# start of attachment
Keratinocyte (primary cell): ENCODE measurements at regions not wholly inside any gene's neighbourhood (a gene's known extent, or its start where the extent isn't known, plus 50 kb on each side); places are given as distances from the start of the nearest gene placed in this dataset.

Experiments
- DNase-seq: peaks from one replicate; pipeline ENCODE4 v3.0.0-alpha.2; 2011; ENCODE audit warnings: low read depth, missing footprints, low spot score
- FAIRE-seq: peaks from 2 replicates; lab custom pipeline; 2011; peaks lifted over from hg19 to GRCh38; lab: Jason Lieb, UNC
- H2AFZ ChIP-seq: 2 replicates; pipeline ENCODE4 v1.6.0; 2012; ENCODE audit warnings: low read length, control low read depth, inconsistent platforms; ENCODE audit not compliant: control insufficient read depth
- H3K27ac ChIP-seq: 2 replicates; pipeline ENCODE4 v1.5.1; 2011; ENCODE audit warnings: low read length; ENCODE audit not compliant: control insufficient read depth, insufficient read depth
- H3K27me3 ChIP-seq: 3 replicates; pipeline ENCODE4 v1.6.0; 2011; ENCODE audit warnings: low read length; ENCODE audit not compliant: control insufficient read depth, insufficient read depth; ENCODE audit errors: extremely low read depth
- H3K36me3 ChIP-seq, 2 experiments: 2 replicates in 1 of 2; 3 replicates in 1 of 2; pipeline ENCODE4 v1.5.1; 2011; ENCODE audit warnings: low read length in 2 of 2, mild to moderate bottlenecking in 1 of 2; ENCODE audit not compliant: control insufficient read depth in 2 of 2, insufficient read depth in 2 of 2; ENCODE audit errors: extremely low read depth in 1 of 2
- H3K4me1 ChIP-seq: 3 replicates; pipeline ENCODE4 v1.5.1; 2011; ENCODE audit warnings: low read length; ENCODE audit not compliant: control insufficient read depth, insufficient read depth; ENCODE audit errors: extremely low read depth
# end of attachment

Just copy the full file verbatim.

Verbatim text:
Keratinocyte (primary cell): ENCODE measurements at regions not wholly inside any gene's neighbourhood (a gene's known extent, or its start where the extent isn't known, plus 50 kb on each side); places are given as distances from the start of the nearest gene placed in this dataset.

Experiments
- DNase-seq: peaks from one replicate; pipeline ENCODE4 v3.0.0-alpha.2; 2011; ENCODE audit warnings: low read depth, missing footprints, low spot score
- FAIRE-seq: peaks from 2 replicates; lab custom pipeline; 2011; peaks lifted over from hg19 to GRCh38; lab: Jason Lieb, UNC
- H2AFZ ChIP-seq: 2 replicates; pipeline ENCODE4 v1.6.0; 2012; ENCODE audit warnings: low read length, control low read depth, inconsistent platforms; ENCODE audit not compliant: control insufficient read depth
- H3K27ac ChIP-seq: 2 replicates; pipeline ENCODE4 v1.5.1; 2011; ENCODE audit warnings: low read length; ENCODE audit not compliant: control insufficient read depth, insufficient read depth
- H3K27me3 ChIP-seq: 3 replicates; pipeline ENCODE4 v1.6.0; 2011; ENCODE audit warnings: low read length; ENCODE audit not compliant: control insufficient read depth, insufficient read depth; ENCODE audit errors: extremely low read depth
- H3K36me3 ChIP-seq, 2 experiments: 2 replicates in 1 of 2; 3 replicates in 1 of 2; pipeline ENCODE4 v1.5.1; 2011; ENCODE audit warnings: low read length in 2 of 2, mild to moderate bottlenecking in 1 of 2; ENCODE audit not compliant: control insufficient read depth in 2 of 2, insufficient read depth in 2 of 2; ENCODE audit errors: extremely low read depth in 1 of 2
- H3K4me1 ChIP-seq: 3 replicates; pipeline ENCODE4 v1.5.1; 2011; ENCODE audit warnings: low read length; ENCODE audit not compliant: control insufficient read depth, insufficient read depth; ENCODE audit errors: extremely low read depth